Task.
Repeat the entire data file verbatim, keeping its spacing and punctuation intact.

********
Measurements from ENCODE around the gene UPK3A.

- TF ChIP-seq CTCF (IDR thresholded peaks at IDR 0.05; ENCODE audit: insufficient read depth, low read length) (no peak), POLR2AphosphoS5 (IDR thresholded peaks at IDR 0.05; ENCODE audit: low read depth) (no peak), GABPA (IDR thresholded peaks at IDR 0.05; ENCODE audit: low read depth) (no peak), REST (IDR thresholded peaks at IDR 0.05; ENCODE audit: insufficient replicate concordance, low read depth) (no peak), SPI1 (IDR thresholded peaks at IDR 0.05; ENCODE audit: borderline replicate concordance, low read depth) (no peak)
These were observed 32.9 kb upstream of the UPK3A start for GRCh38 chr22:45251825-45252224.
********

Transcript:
Measurements from ENCODE around the gene UPK3A.

- TF ChIP-seq CTCF (IDR thresholded peaks at IDR 0.05; ENCODE audit: insufficient read depth, low read length) (no peak), POLR2AphosphoS5 (IDR thresholded peaks at IDR 0.05; ENCODE audit: low read depth) (no peak), GABPA (IDR thresholded peaks at IDR 0.05; ENCODE audit: low read depth) (no peak), REST (IDR thresholded peaks at IDR 0.05; ENCODE audit: insufficient replicate concordance, low read depth) (no peak), SPI1 (IDR thresholded peaks at IDR 0.05; ENCODE audit: borderline replicate concordance, low read depth) (no peak)
These were observed 32.9 kb upstream of the UPK3A start for GRCh38 chr22:45251825-45252224.